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President's Message

  • Author:
    Lou Anna K. Simon
  • Published:
    Summer 2014

            Members of Michigan State University’s 153rd graduating class have now joined the ranks of a worldwide Spartan alumni network more than 500,000 strong. Some will pursue advanced degrees, and most will embark on careers. I’m confident that this new generation of Spartans will be welcomed and that they are positioned for success.

            I often have opportunities to talk with business people, legislators, parents and others about what today’s graduates need to succeed and what we at MSU are  doing to prepare them for a world that is different than the one in which most alumni came of age.

            Many of the world’s top employers look to MSU for talent. One way we know what employers are seeking is the annual survey from MSU’s College Employment Research Institute (CERI). Armed with feedback from the employer community, CERI is an advocate for redefining what skills a prepared graduate should possess.

            As always, college graduates must be deeply steeped in their major disciplines, and they need the work ethic for which Spartans are known. But more than ever, graduates also need to be able to move confidently in a world in which collaboration, critical thinking, creativity, global awareness, and an appreciation of diversity are not only valued but essential to success.

            Experts in the information technology industry were the first to characterize this as “T-shaped talent,” in which the vertical bar represents deep specialized knowledge and the horizontal bar represents the kinds of skills that pave the way for effectively applying expertise.

            So how do we instill these T-shaped attributes? One way is to provide students with high-impact learning experiences that require them to solve real-world problems. Study abroad is one way MSU provides such experiences, and we’re a national leader. Research is another way. At MSU, each year about 10,000 undergraduates work side by side with faculty on research projects.

            Then there are service-learning opportunities, which now involve some 21,000 students annually. We also stress interdisciplinary studies, another hallmark of T-shaped thinking. Our entrepreneurship programs are yet another example, as we tap students’ passion for innovation and the opportunity to establish careers on their own terms.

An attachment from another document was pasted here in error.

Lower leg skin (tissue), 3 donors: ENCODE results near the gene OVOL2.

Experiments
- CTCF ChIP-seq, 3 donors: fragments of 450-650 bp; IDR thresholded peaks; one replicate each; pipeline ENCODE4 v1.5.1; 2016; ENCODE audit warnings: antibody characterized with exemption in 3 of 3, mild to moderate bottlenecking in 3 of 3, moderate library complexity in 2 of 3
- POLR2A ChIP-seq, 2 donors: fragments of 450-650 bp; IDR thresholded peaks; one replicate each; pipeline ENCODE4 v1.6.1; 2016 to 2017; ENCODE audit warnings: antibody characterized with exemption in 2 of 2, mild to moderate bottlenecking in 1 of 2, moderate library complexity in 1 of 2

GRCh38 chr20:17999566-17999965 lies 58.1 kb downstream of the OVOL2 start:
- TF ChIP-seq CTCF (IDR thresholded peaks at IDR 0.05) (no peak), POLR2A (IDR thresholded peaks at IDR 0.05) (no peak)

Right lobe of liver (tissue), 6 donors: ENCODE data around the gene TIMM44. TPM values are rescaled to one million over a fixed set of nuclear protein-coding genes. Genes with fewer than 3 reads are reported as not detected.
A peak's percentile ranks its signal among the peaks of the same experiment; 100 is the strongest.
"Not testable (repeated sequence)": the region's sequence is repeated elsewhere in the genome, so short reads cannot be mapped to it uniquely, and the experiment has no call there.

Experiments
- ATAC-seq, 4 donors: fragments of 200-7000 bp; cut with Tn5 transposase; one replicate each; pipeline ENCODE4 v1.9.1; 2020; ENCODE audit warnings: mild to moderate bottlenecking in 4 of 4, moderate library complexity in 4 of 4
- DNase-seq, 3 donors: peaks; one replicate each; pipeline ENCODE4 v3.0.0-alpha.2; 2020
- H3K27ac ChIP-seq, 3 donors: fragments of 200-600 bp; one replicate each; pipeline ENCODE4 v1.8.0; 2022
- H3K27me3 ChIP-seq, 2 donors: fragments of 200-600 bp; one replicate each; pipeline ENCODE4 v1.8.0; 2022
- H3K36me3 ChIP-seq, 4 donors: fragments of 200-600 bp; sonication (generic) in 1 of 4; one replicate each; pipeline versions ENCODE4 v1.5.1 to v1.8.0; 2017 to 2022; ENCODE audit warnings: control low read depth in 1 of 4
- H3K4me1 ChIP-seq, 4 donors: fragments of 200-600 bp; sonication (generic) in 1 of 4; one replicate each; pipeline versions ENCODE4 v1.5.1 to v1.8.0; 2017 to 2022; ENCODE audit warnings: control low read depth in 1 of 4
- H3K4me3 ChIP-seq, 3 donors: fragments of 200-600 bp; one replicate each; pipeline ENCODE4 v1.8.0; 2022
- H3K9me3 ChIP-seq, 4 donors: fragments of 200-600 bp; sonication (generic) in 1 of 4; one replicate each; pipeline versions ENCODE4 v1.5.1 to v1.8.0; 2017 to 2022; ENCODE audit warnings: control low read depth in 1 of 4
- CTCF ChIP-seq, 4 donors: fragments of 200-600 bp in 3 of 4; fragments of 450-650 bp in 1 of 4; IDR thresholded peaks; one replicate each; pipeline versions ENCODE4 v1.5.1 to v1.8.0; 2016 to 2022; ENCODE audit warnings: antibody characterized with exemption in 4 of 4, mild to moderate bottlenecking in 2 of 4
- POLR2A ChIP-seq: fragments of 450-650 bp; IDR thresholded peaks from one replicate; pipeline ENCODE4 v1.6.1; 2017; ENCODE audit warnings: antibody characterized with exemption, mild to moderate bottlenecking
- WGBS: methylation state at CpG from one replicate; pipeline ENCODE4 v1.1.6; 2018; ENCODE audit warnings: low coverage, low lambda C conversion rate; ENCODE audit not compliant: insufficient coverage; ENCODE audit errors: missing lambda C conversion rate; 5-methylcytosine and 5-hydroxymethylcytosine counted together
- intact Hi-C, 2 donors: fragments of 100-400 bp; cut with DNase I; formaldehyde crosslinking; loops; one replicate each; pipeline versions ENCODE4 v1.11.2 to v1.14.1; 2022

While these kinds of experiences have long been part of the MSU student experience, we’re approaching development of T-shaped talent with greater intention across curricular and cocurricular programs.

            What do students who have taken full advantage of these kinds of MSU experiences and resources look like? You’ll meet some of them in this issue of the magazine. The students featured in this year’s President’s Report are making the most of opportunities to customize their undergraduate experiences. Titled Inside Out, the online report includes videos and a documentary that take an in-depth look at the Spartan student experience. I encourage you to explore it at

            Others at MSU who exhibit T-shaped attributes include many of our engineering students who present practical projects at MSU’s Design Day and those who take it a step further by forming entrepreneurial teams and pitching their business plans at competitive local and national events. This spring one of our student teams was awarded $100,000 from the U.S. Department of Energy for a business plan founded on MSU technology.

            The last few months have included milestones in many areas of endeavor at Michigan State, including the groundbreaking for the Facility for Rare Isotope Beams and continued top rankings for a number of our academic programs. Let’s also count our most recent Spartan graduates among those success stories. Spartans Will.


            Lou Anna K. Simon, Ph.D

            President, Michigan State University